• Emma Shutko, a Squirrel Hill teenager attending the Pittsburgh High School for the Creative and Performing Arts and Carnegie Mellon University

  • Monica Cervone McElwain, a Forest Hills photographer and artist recently certified as an art educator at Carlow College who also has taught art at Pittsburgh Center for the Arts

  • Thommy Conroy, a Lawrenceville artist whose work is featured in storefront windows in Shadyside, and works with Iman B.

  • Christina Ferguson, a Boston artist who also paints dresses for Iman B.

Although the participants are excited to see their work as part of a “walking gallery,” they hope the event draws attention to the goals and services of Pittsburgh Action Against Rape.

“It’s a much-needed association that brings awareness to the problem of rape,” Winicour says. “The women who get help from PAAR need it desperately.”

Organization’s goals go beyond victim assistance

Pittsburgh Action Against Rape has been standing up for the rights of rape victims since it was established in 1972 as a response to a rash of assaults in the area.

The organization, which serves Allegheny County, also has sought to begin the healing process of victims and educate the public, which often has a misleading concept of sexual assault.

“Many people think of young women, dark allies, and parties,” says Renee Petrichevich, the organization’s marketing and public relations manager. “They don’t think of children and older women.”

She says 90 percent of children who have been raped and 74 percent of adult rape victims are assaulted by someone they know. Also, one in six men has been sexually assaulted in his lifetime, according to the Department of Justice. Petrichevich says the bulk of the organization’s clients are adults who were abused as children, and are now dealing with the emotional trauma.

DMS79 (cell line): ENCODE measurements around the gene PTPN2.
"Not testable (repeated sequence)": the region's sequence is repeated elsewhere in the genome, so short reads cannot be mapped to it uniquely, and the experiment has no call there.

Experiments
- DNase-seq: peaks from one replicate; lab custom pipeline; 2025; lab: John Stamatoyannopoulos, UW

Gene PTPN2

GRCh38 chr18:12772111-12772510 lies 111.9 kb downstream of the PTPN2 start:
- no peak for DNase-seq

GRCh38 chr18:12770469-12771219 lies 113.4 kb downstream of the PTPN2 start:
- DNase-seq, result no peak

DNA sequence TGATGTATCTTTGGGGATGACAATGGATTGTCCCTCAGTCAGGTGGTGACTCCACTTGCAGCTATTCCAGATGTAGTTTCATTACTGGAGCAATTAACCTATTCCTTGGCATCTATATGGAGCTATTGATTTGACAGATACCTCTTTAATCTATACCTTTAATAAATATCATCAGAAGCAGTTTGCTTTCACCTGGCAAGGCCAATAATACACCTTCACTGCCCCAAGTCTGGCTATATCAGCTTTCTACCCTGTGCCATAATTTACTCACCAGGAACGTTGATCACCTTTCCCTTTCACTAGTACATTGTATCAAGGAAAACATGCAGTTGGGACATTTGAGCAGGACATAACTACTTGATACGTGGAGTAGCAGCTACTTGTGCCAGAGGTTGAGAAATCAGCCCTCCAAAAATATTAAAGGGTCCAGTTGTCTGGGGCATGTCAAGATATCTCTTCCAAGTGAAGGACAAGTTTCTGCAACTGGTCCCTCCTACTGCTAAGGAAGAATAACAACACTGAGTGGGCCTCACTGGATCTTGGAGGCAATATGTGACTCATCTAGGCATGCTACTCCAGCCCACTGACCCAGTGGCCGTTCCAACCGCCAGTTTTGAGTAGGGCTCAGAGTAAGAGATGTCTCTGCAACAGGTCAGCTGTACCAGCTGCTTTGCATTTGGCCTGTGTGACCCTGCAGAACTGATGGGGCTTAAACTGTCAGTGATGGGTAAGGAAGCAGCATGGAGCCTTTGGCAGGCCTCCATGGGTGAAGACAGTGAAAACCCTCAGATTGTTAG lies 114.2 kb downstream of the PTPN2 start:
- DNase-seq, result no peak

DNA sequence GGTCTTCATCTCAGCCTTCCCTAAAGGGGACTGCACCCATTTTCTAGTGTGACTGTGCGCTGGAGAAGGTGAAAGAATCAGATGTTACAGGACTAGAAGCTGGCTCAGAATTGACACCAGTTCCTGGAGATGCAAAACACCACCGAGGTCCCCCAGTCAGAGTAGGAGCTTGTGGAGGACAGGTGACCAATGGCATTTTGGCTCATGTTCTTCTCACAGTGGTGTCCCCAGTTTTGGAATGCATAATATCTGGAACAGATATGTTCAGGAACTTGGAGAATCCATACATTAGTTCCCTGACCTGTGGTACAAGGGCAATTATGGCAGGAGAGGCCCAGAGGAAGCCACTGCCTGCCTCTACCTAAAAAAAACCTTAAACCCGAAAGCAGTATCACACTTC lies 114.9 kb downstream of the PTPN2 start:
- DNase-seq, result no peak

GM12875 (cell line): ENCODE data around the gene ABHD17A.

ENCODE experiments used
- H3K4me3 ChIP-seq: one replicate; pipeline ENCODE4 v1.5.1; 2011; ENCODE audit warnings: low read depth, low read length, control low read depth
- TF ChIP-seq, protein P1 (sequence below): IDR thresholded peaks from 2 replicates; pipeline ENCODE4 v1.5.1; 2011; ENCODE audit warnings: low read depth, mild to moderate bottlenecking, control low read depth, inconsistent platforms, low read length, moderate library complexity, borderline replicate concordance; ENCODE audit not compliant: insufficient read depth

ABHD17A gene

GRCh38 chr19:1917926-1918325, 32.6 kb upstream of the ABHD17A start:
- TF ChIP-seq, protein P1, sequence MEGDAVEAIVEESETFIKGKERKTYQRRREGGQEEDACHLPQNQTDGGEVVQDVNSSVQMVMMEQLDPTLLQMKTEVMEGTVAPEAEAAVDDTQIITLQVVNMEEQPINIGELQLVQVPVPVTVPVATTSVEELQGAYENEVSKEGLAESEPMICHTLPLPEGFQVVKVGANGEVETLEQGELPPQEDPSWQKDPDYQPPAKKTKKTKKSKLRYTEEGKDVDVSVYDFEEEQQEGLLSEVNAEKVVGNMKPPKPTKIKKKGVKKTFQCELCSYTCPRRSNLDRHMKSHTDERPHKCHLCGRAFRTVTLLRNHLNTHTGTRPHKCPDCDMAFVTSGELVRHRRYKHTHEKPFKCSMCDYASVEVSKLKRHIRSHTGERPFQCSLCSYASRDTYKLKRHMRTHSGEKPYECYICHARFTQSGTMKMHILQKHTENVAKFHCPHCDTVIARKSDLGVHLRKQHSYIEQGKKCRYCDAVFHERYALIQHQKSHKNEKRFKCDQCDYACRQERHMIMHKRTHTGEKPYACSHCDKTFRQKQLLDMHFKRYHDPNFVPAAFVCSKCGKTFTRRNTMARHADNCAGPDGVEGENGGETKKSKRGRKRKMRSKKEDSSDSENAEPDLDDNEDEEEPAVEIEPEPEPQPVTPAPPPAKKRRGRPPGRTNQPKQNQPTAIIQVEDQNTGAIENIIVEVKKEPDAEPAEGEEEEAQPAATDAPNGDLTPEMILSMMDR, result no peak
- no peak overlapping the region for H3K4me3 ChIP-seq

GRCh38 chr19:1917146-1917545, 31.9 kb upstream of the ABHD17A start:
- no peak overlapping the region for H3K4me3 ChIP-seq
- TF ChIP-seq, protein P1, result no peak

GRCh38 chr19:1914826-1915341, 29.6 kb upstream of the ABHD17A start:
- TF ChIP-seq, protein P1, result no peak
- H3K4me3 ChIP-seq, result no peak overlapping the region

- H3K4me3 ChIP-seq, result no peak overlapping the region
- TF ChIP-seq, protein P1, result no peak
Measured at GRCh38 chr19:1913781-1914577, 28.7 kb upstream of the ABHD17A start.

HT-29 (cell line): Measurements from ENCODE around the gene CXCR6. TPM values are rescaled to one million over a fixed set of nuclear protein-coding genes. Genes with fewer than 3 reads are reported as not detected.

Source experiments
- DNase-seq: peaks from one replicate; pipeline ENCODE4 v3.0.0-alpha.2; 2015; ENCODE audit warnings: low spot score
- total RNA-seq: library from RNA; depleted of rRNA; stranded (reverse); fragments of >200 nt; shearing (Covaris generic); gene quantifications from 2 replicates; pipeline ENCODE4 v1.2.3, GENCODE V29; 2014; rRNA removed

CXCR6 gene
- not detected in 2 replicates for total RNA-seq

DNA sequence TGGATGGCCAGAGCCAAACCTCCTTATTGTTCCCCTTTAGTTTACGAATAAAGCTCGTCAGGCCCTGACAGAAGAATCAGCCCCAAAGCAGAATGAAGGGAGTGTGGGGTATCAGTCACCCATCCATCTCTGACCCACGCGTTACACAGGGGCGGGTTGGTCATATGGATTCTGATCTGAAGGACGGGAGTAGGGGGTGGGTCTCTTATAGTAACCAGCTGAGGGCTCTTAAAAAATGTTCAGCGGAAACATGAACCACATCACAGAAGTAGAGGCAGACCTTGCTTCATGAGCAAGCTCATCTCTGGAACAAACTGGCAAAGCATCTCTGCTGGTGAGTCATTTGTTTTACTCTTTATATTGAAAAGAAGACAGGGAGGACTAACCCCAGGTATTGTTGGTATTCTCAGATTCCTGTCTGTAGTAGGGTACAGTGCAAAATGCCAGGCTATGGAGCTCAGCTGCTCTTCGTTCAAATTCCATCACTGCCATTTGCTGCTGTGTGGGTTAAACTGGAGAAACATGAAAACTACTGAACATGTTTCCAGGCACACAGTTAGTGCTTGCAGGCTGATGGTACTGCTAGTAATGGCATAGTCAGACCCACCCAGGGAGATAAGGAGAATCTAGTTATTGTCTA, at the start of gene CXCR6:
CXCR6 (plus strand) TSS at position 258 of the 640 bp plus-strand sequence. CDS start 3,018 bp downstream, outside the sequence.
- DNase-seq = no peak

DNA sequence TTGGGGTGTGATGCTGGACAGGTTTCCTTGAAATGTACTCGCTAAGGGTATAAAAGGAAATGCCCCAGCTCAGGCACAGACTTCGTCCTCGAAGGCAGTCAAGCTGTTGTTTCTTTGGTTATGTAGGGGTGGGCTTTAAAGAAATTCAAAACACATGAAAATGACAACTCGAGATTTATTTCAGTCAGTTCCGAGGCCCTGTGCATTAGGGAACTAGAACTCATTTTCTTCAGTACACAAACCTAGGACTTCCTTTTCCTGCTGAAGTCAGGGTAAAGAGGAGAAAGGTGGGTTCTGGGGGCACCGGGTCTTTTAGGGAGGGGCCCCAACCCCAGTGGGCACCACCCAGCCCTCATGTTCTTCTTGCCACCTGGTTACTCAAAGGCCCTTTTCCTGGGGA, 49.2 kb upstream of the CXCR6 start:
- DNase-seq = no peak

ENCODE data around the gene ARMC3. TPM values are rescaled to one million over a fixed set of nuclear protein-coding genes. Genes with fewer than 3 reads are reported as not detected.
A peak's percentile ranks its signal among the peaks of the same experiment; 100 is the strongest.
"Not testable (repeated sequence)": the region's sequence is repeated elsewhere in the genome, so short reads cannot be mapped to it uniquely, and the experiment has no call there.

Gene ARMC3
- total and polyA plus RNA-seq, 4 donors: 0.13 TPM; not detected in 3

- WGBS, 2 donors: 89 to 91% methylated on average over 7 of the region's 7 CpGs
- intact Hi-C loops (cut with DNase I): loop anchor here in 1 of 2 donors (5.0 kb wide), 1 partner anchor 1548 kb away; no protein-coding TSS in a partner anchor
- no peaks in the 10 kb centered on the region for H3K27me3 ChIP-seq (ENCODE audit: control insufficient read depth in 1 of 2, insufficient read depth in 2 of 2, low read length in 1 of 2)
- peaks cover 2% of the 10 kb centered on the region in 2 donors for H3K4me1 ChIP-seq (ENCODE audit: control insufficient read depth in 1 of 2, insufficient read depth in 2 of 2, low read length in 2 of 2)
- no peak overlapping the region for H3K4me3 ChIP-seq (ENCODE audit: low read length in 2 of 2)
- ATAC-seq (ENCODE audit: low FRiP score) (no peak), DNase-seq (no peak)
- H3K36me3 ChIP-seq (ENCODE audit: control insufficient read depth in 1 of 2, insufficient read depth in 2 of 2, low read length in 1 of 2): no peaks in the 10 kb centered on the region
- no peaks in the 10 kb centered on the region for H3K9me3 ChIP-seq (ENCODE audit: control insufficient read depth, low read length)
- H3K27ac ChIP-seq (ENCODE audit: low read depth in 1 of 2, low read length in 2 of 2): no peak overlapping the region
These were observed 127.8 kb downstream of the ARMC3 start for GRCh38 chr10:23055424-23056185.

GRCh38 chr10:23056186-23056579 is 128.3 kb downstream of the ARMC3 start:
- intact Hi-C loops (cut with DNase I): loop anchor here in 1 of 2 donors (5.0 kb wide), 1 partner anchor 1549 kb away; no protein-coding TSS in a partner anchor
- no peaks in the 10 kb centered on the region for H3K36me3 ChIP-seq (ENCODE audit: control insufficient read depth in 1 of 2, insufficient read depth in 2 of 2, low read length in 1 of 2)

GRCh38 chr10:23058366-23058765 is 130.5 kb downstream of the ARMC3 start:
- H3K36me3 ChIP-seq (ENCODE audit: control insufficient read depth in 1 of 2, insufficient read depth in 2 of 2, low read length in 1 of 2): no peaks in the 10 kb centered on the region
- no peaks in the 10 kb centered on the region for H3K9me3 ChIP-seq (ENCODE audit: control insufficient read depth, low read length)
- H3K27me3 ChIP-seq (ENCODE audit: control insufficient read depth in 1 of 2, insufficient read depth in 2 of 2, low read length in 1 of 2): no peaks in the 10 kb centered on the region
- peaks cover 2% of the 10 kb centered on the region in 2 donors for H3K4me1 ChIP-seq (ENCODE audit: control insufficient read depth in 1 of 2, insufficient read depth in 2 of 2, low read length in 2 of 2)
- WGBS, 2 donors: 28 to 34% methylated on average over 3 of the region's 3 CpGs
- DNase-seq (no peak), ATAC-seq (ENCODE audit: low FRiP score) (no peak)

The organization offers many free services. Art therapy is available for the youngest children, who cannot vocalize their feelings. A 24-hour hot line is available for victims who need to talk. Counselors also are available as medical and legal advocates. They can accompany victims to the hospital for examinations and police interviews, and can explain the legal process to clients, although they are not doctors or lawyers.

Training is offered to professionals to help them counsel victims of sexual assault they might encounter. Another service expected to be in place by the spring is mobile counseling, where counselors meet clients at a designated site within a community. The idea is to get to those who need help even when they can’t get to the center, Petrichevich says. It costs the organization approximately $1.9 million a year to provide services.

Volunteers for the organization must undergo a 40-hour training course to work with victims. “This region is fortunate to have the kind of staff we have here, which allows us to offer all these services,” Petrichevich says.

Hot line: (866) 363-7273.

Details: (412) 431-5665 or . Additional Information:


Muse ReDressed

What: Fashion show and silent auction

When: 6:30 to 10:30 p.m. Saturday

Admission: $60

Where: The Grand Hall at the Priory, 614 Pressley St., North Side

Details: (412) 431-5665 or